I woke up on October 13th minutes before class to the noise of my iPhone ringing with a notification that Beck had released his long-awaited new album, Colors. Certainly, the ordinary person would hop onto Spotify and listen to it instantly. However, I decided to wait until the perfect time to listen to this highly anticipated album. I mentally prepared myself to listen so I could get the essence of the album all at once since I knew it would be a strong record, even before I listened to it.
After another failed bid at trying to do a homework on a Friday evening after classes, I decided to relieve some stress and energy by skating throughout the streets of Charleston. While riding, I remarked that I have yet to listen to Colors. I knew this would be the perfect time to listen to it. With the sun setting and not having much on my plate at the moment, the time couldn’t be better to engulf myself in Colors. I open up my phone, hit play and let the album take me on an expedition.
This album is awesome. Yes, other adjectives might be more eloquent, but overall it is just an awesome album. Colors is filled with unlimited jams that can leave such an impact on the listener that they want it on repeat. I have skated around Charleston many times since I came here in August, but today was the best out of any day, all thanks to Beck. You could listen to this album anywhere and it’ll fit the mood. Colors has a sustainable and intact environment that makes this a very flexible and versatile record.
From the top of the line production to the catchy choruses followed by strong and consistent verses on almost every song, Beck has rejuvenated his artistic career by appealing to a different crowd than usual. That “crowd” being people who have never heard of Beck prior to now. It is hard to imagine that this album could be in any way related to his most famous song, “Loser.” Beck attracts his original fan base to Colors, but also adds an immense number of new fans with his fresh new sound that could be relatable to any fan of modern day pop. The electronic guitar funk rhythm on songs such as “Seventh Heaven” and “Dear Life” is instant ear food for both old and new listeners. Beck may be in his late forties, but he has shown no signs of slowing down as an artist with this engaging album for all audiences to appreciate. Beck incorporates old sounds from the earlier days of his career, such as the glorious bass lines and distant vocals. Also, Beck demonstrates the ways of today’s production with his focus on a more clear and distinct pop sound than other albums, such as Odelay. Beck always wants to change up his style with every album. In this case, Colors is a clear cut pop record that overwhelmingly exceeds the sound of typical pop music.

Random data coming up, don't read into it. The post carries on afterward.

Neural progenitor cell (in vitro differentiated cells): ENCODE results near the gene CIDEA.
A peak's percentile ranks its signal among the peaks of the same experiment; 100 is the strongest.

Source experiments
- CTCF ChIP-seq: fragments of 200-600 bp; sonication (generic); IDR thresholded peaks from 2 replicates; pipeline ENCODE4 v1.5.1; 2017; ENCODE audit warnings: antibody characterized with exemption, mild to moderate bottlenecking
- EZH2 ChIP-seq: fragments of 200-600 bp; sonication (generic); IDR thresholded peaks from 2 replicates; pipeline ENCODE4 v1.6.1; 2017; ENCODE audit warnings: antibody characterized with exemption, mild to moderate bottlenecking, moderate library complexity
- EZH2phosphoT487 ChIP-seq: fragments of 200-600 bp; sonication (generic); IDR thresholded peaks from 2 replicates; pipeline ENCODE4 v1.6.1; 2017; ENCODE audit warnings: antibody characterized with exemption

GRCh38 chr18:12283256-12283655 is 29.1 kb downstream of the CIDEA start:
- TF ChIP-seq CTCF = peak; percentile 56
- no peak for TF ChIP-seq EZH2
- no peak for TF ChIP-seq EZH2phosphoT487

Obviously, we can’t forget his singles that were released last year and the year before that. The singles “Wow” and “Dreams” were hits on their own accord, however they divided the album into unsolicited choppy parts. Personally, I believe that releasing an album is all about the logistics of how it actually is released. How could you build anticipation for an album without overdoing it? Although the marketing and hype do not determine an album’s true worth, it can help get the album get off the ground and garner support from fans. However, the awkward timeline of Colors does not factor into how each song on its own is truly blissful. I would relate this album to Tame Impala’s critically acclaimed Currents. Not in the sense of sounding similar, but they inspire the same listening experience. If one were to shuffle the album, the effect would be no different than if played in the way it was intended to be. Colors is a great album but lacks a storyline of beginning, middle, and end. Similar to Currents in that sense, it still seems to have a very good song selection. However, Colors still lacks the sense of consolidation that defines a consistent album.
Coming off of Morning Phase, an album that won him Album of the Year at the 2015 Grammys, Beck set the bar incredibly high for Colors. However, if you allowed someone to listen to both albums without knowing who Beck was, they would be surprised by how much versatility he has as an artist. Beck can play 13 instruments and has proven his ability to change up his style with every album he has created. But on Colors, Beck creates a new sound that we all thought wasn’t possible for Beck to become accustomed to. Even though he is on the late side of his 40’s, he still knows how to appeal a younger audience with his new top of the line album Colors.